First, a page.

Eight long days we sat facing the Perito-Moreno-Glacier with its glorious blue towers of ice, waiting for the great crash. Again and again smaller chunks would career off the steep wall of ice into the water. But it was only every few hours that it actually came to the showdown - then suddenly several ice towers would give way and collapse in themselves. Fountains of water shot upwards and a flood wave rolled over the lake. The chunks of ice swung wildly in the water till they found their balance and were slowly driven away in the current. Bernhard wanted to capture one of these spectacular moments with his camera as best as he possibly could.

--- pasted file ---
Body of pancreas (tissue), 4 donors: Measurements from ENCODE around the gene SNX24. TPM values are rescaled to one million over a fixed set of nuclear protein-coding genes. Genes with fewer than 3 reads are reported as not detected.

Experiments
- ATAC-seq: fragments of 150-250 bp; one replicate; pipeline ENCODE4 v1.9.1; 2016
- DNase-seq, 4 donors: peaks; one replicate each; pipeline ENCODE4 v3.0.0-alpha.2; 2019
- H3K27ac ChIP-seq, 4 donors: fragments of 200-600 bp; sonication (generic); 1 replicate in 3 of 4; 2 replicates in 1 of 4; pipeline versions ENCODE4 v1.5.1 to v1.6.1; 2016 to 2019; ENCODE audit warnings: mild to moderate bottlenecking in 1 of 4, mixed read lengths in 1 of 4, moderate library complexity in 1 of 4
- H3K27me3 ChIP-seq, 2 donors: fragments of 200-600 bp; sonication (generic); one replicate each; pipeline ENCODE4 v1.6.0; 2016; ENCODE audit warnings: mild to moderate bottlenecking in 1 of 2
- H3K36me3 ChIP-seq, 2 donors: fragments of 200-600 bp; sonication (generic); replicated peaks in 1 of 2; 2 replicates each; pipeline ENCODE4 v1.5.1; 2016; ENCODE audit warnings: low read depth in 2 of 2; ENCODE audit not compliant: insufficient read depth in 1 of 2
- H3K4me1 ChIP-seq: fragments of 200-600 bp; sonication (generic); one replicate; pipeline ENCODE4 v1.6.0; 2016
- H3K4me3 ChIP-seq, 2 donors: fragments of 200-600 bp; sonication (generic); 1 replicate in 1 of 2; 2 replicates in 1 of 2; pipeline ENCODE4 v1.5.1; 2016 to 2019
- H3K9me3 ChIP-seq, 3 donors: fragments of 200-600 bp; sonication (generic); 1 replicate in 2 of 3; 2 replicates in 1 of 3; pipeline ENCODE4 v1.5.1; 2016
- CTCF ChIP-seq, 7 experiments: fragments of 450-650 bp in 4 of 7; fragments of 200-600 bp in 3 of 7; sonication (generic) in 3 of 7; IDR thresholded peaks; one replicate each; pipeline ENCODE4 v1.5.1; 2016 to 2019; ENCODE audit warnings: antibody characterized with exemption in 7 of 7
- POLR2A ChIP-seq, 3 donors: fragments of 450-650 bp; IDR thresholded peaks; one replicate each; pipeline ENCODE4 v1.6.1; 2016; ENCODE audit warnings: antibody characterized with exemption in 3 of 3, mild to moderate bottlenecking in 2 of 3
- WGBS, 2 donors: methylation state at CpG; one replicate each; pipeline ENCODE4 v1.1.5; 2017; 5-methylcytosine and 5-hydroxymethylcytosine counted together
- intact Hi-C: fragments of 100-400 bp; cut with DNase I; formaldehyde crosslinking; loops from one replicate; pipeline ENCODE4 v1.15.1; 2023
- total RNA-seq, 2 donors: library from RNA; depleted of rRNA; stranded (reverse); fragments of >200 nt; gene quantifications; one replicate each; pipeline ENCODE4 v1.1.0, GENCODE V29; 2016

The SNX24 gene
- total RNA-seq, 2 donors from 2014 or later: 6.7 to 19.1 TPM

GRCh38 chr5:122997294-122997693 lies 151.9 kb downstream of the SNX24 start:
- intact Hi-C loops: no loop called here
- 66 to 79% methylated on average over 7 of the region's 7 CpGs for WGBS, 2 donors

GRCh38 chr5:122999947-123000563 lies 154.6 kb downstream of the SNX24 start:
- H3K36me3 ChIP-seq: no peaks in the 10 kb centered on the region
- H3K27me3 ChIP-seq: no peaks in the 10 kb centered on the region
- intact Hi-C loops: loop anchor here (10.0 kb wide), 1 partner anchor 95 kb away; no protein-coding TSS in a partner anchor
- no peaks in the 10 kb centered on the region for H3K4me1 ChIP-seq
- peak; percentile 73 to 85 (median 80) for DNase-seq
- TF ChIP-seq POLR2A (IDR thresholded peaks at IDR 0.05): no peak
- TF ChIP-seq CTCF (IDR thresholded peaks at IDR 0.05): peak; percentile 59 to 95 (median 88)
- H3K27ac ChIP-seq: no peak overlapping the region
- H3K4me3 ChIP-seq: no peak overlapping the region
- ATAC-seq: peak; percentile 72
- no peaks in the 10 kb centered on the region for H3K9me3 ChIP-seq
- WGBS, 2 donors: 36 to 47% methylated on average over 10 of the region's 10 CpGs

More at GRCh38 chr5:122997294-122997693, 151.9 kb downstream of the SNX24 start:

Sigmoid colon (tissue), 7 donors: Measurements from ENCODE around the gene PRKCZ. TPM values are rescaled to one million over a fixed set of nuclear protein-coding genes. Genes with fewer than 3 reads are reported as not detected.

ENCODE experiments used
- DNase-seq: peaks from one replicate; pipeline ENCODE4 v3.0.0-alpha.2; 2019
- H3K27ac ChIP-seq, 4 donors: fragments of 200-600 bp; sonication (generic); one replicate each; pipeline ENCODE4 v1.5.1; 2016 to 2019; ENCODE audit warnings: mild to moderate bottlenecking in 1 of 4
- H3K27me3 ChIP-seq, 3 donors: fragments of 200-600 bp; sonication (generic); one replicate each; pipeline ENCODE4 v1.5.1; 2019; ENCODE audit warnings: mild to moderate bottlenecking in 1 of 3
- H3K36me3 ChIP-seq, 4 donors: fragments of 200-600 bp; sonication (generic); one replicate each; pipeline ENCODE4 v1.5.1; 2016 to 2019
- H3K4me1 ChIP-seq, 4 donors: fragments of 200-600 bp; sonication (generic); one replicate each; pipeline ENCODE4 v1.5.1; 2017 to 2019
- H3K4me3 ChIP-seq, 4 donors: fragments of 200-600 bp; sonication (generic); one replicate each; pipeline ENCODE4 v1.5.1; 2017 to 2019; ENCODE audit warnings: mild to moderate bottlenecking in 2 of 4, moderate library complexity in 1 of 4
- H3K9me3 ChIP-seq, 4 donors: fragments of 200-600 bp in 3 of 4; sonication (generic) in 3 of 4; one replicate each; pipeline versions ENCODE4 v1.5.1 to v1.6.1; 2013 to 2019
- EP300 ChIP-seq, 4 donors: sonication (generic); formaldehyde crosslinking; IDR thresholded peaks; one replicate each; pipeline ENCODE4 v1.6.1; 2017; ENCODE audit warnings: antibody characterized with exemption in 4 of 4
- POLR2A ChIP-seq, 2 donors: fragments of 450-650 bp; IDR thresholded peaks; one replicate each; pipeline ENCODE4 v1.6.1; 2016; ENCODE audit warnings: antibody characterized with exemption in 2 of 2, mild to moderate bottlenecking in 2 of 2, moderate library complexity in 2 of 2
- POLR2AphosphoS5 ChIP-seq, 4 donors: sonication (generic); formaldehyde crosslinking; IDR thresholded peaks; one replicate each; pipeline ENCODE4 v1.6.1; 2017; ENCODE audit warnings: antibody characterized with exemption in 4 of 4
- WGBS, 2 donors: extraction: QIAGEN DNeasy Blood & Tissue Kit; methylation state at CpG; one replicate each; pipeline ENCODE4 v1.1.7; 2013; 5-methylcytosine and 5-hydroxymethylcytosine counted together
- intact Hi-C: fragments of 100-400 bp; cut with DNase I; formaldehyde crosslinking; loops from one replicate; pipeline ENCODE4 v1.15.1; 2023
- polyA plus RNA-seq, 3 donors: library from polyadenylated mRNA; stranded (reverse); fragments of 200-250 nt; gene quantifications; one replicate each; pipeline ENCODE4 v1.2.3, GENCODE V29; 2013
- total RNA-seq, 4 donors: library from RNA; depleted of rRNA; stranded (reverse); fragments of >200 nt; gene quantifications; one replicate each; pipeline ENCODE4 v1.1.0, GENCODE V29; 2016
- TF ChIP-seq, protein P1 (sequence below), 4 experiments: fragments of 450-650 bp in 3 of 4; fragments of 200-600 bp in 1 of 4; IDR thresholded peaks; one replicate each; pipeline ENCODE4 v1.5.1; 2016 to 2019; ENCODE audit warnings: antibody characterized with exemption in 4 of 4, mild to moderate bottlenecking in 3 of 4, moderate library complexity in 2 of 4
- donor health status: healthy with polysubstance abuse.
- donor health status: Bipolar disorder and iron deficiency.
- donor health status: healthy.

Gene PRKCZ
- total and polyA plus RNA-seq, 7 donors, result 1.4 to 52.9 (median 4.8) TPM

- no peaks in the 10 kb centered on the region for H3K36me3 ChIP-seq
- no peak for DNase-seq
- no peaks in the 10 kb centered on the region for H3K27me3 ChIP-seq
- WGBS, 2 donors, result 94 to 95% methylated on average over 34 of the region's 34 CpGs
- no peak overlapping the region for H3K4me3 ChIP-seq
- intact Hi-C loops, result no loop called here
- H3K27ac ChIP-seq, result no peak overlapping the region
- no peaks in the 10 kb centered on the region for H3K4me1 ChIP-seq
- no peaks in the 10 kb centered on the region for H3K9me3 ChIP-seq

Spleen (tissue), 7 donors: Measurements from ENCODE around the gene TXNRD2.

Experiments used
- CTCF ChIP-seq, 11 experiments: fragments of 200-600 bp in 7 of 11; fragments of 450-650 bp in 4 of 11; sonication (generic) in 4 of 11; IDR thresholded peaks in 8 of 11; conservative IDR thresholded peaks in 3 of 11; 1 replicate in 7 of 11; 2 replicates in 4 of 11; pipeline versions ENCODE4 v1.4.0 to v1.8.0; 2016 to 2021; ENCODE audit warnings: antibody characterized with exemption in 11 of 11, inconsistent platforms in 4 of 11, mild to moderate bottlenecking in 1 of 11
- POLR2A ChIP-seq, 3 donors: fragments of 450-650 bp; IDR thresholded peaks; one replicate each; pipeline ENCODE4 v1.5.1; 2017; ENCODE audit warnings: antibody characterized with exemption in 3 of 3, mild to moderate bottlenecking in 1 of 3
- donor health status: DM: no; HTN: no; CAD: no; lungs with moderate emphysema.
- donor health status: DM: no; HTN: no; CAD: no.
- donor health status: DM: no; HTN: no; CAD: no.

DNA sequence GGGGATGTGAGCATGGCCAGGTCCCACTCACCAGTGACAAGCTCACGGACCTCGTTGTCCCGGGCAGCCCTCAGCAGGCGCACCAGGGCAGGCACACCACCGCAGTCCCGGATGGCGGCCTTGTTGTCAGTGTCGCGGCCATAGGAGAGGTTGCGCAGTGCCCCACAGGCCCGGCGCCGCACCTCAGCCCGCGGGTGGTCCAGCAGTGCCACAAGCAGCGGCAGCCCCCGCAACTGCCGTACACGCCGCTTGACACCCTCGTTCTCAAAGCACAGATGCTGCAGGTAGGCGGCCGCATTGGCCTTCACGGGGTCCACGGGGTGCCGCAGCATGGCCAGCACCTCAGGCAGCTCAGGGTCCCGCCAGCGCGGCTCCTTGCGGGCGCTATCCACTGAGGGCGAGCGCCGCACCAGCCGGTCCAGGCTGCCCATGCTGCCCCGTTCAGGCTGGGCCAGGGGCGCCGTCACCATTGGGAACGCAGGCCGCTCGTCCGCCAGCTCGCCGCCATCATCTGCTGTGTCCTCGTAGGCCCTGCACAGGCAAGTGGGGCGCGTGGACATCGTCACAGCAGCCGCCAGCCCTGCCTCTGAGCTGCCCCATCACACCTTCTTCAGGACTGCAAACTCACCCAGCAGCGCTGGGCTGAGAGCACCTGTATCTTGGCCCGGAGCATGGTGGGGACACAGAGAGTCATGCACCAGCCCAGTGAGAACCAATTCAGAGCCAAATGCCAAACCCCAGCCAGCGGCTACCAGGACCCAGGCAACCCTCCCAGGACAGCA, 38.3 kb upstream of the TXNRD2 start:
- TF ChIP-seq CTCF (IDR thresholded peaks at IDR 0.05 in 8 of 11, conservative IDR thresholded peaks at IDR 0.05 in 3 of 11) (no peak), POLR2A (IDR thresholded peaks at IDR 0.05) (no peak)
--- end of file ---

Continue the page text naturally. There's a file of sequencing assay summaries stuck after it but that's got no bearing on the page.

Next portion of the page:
There is probably no better place in the world to observe the calving of a glacier than here. For directly opposite the glacier front, a peninsula juts into the Lago Argentino offering an ideal, secure observation point. For Bernhard the eight days on the peninsula were a test of patience. Any time it could start with no advance notice. So he stood on the alert beside his primed camera mounted on a heavy tripod to prevent it shaking in the strong gusts whipping frequently along the glacier front. I was better off, curled up in a niche in the rock, reading for hours or thinking how best to describe this impressive phenomenon.